For many of us, myself included, the passion for hot rodded Chevys started at an early age, was interrupted by the annoying but necessary parts of life, and then fired back up more intense than ever. That’s Mike Selvaggio’s story as well. As he told us, “Growing up, I always had a passion for cars. I played with Matchbox cars, covered my bedroom walls with pages from car magazines and dreamed of having my own someday. My family, aside from my younger brother Vito, didn’t share my love of cars, but I didn’t care. One of my best friends growing up bought a 1967 Camaro when he was 14 years old and I worked on it with him and his dad so that it would be ready when he got his license at 16. I learned a ton about wrenching on old Chevys, and by working two jobs I was finally able to get my first car: a 1969 Malibu, when I was 17 years old. The paint was great but the drivetrain was a worn-out mess.” After a few years, the Malibu was in great shape, but that’s when life started to get busy.
Mike tried going to college, but didn’t like being cooped up indoors staring at books so he tried a factory job with his dad. It was a great job, but not for him. That’s when he decided to give WyoTech a go. Since he already knew cars pretty well, he opted for the diesel program and loved the hands-on classes. After 6 months he graduated, but stayed another three months to get an AA in applied science, which taught service management. His payoff? A job sweeping floors at a heavy equipment dealership. But he worked his way up the ladder and was soon spinning wrenches and, later, working in sales. The Malibu was sold due the same reasons most of us sell our first cool car, “No time, no room, and needed the cash to try and buy a house.” Then he met a girl, lost more toys, and gained more responsibility.
Years later, he was rolling along great and was finally financially stable enough to start thinking about the Malibu he never should have sold in the first place. That’s when fate gave him a very unsubtle push. “I was in the garage of the house I just bought when I heard a rumble coming down the street. I go out to see what it was and it’s an orange ’68 Camaro I’ve seen in the magazines before, called Bad Penny! All my childhood dreams came rushing back and that Chevy V-8 sound made me feel 17 again, buying my Malibu. I walked down the cul-de-sac to meet my neighbor and check out his car. Turned out I had bought my house on the same street as the guy writing this story, Steven Rupp. This was both a good and a bad thing since my desire to have a Chevy again was shifted into hyperdrive.”
So this is where I get to do something very Deadpool and break the fourth wall of writing. Yep, Mike moved in just a few houses down from me and when he came over to check out my Camaro I could tell he was dying to get back into the hobby. So we talked and I offered to keep an eye open for a good project. Back then I was a tech editor for Camaro Performers and, as such, I had three Camaros I was working on. When that book ended I moved over to Super Chevy and had more Camaros than I needed so I sold my ’67 to Mike. It was an RS with 383 small-block and a lot of bolt-on parts from stories. Aside from some rust around the vinyl top, it was your typical, solid Southern California car. So, at this point Mike had a car; now he just needed a plan. “After riding in Bad Penny around the autocross I knew I wanted something Pro Touring, but I wanted it to also be reliable, practical, and have the look and feel of a newer car. Something I could take to both car shows and the track,” recalled Mike.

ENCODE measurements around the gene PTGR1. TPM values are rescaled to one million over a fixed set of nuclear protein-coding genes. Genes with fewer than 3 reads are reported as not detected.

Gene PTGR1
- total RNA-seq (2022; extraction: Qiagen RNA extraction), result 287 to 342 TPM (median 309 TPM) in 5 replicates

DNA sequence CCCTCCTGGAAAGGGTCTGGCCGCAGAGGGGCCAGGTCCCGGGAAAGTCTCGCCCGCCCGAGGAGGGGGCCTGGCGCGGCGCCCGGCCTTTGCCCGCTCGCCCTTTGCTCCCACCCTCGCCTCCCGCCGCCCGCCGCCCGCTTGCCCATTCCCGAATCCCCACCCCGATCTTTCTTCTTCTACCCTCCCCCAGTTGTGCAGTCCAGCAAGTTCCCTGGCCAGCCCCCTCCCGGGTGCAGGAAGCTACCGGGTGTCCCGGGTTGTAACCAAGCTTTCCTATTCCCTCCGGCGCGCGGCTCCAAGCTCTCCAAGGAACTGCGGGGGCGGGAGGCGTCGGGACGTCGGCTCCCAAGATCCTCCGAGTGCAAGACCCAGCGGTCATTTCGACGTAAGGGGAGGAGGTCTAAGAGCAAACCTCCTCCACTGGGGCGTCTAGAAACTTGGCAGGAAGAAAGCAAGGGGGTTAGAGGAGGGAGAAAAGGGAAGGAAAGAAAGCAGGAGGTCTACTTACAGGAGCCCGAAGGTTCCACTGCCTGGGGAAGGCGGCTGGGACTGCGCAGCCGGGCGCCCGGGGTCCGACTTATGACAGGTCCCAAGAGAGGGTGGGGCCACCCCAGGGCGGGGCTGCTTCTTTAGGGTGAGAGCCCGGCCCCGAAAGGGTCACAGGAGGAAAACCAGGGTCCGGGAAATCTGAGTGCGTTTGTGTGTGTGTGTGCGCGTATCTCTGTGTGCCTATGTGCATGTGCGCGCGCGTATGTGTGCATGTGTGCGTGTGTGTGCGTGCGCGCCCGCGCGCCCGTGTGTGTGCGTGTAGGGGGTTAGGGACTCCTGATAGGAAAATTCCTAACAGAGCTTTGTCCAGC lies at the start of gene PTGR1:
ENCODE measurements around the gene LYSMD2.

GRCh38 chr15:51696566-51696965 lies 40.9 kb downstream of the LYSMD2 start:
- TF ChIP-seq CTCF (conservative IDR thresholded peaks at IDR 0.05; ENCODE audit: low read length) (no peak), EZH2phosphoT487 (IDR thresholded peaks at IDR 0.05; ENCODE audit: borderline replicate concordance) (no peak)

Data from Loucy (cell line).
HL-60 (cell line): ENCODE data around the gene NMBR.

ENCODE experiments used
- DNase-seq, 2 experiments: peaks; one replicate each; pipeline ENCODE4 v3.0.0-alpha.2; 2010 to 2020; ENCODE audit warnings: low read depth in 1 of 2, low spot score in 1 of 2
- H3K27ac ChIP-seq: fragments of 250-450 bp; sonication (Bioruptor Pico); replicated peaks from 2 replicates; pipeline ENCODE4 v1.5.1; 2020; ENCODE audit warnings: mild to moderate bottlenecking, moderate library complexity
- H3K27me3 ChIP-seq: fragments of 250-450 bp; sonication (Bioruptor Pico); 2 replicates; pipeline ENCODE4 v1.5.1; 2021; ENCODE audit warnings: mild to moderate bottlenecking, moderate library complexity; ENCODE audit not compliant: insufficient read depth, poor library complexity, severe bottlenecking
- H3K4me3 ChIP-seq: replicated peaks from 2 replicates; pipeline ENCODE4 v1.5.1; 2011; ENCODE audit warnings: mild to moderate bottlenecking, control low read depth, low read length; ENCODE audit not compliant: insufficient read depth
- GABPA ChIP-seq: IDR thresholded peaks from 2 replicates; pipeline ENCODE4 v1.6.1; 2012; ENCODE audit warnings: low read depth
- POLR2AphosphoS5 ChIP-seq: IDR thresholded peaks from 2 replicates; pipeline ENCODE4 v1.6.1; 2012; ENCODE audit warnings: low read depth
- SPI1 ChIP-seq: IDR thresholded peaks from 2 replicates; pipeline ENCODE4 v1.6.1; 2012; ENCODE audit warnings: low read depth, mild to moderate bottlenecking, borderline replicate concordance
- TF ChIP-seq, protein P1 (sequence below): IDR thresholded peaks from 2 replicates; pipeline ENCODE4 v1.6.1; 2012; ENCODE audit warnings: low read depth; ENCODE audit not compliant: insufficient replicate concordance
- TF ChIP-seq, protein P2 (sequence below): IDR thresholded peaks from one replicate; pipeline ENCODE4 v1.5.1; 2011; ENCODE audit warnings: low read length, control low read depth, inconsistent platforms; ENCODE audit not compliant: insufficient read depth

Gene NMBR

A spot opened up at Best of Show Coachworks (BOS) (the bodyshop that painted my orange ’68 Camaro) and Mike was off to the races. The body was stripped to bare metal and the rusty roof, along with a damaged quarter, was replaced with fresh metal. The old stroker small-block and auto trans were sold off, and to power the Camaro, Mike picked up a Chevrolet Performance LS3 with a Comp camshaft that made 560 hp and put 493 of it to the back tires! Backing up that engine is a TREMEC Magnum six-speed with hydraulics from Silver Sport Transmissions. An AutoRad radiator keeps the engine running cool and an Eddie Motorsports drive system spins all the accessories. For the rear suspension, Mike kept the Heidts four-link and 9-inch rearend, but had BOS add in a set of mini-tubs to accommodate wider rear rubber. The front factory subframe was sold and replaced with a modern rack-and-pinion subframe from Art Morrison Enterprises. Rounding out the new chassis are Viking shocks at all four corners and Wilwood binders. For rolling stock Mike picked up a set of Forgeline GT3C wheels in 18x9 front and 18x11 rear, wrapped in 275/35R18 and 315/30R18 Falken RT615k rubber, respectively. Many of the suspension parts, along with the engine and transmission mounts were from Energy Suspension. This let Mike enjoy better handling while still maintaining civilized road manners and avoiding an overly harsh ride.